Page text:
8 Bangladeshi men detained in Singapore; kill-list, bomb manual found

SINGAPORE - Eight Bangladeshi men who were detained by Singapore's Internal Security Department in April are part of a clandestine group which identified other Bangladeshi civilians, media personnel and government officials as targets, the Ministry of Home Affairs (MHA) said on Tuesday (May 3).

The group called itself the Islamic State in Bangladesh (ISB) and its members had plans to join the Islamic State in Iraq and Syria (ISIS) as foreign fighters, MHA added.

However, as they felt that it would be difficult for them to make their way to Syria, they focused their plans on returning to Bangladesh to overthrow the democratically-elected government through the use of force, so that they could establish an Islamic state in Bangladesh and bring it under ISIS' self-declared caliphate.

According to MHA, the group is believed to have been formed in March by S-Pass holder Rahman Mizanur, 31. The other members, aged 26 to 34, were all work permit holders employed in the construction and marine industries.

A document titled "We Need for Jihad Fight" was recovered from Rahman Mizanur, which contained a list of Bangladeshi government leaders, military officials, media personnel and "disbelievers" who could be targeted for attack. He also possessed documents on weapons and bomb making, as well as a significant amount of material on ISIS and Al-Qaeda, which he used to recruit members in Singapore since the start of the year.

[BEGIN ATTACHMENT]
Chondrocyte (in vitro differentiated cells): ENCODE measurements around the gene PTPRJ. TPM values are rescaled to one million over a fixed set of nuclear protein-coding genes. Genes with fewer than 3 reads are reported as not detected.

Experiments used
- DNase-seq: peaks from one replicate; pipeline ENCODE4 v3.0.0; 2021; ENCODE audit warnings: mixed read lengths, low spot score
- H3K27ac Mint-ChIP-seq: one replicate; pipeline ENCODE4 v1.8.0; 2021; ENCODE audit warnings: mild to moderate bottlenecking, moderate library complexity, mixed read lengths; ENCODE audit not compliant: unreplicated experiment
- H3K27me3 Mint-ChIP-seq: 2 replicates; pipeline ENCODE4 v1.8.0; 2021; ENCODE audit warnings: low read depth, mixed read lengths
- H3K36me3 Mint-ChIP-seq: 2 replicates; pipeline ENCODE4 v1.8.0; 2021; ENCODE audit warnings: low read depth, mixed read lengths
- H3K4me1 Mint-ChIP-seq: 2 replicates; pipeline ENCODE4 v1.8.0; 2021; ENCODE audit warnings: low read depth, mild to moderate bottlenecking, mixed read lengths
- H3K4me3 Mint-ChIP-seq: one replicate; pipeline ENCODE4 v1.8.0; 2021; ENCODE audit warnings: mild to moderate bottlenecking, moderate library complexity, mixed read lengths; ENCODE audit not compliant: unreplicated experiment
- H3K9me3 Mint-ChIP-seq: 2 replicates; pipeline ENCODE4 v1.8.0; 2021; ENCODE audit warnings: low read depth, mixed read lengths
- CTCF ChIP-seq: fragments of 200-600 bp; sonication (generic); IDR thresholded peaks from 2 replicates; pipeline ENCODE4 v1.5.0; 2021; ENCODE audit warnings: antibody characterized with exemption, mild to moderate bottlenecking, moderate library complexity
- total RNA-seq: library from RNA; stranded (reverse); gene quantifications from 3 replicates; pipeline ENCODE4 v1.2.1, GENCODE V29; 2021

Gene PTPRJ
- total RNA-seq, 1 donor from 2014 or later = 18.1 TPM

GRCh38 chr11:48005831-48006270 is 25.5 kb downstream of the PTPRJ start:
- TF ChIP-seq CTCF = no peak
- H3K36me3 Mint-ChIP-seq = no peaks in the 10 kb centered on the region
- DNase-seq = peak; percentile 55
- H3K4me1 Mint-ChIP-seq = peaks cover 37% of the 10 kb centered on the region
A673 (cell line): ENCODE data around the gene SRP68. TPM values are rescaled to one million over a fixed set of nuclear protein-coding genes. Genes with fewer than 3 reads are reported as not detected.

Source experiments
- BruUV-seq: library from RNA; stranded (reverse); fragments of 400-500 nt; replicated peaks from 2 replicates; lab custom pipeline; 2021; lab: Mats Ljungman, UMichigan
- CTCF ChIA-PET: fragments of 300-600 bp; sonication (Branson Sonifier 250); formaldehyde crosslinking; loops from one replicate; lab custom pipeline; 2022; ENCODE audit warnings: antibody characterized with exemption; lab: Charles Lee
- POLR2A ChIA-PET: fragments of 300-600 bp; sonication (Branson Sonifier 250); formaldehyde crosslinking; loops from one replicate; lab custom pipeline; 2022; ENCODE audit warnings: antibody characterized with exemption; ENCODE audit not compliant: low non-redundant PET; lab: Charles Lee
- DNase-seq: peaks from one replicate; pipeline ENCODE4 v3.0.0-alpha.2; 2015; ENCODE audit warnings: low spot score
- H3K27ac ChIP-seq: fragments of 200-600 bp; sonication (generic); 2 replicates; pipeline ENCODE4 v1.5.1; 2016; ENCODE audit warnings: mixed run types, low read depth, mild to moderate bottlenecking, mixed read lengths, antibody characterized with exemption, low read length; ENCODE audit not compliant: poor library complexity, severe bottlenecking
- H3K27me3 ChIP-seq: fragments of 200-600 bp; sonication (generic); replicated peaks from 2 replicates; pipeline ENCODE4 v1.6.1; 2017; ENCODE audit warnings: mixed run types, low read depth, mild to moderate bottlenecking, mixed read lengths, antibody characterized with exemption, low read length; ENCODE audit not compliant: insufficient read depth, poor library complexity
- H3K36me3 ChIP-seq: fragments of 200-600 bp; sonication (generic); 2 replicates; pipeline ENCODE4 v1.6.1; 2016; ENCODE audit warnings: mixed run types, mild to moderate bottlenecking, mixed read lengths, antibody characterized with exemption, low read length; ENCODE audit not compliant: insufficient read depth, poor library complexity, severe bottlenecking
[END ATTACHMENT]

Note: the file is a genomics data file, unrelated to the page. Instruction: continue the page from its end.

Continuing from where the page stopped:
In a statement, MHA said that Rahman Mizanur indicated that he would carry out an attack anywhere if he was instructed by ISIS to do so. However, there are no specific indications that Singapore was identified as a target by the group

The group is also alleged to have raised money to purchase firearms for their attacks, but the money they collected has since been seized.

MHA said in its statement that it believes there are at least two more members in the group who are currently in Bangladesh.

The detained ISB members in Singapore are still under investigation for their activities here. Several of them could be prosecuted for terrorism financing.

Another five Bangladeshi workers in Singapore who were found to have possessed or proliferated jihadi-related materials, or supported the use of armed violence in pursuit of a religious cause were found to have no involvement in ISB, but have since been repatriated.

Members of the public who suspect that a person has been radicalised, or is engaging in terrorist activities or propagating extremist teachings, can inform the Internal Security Department or call the police.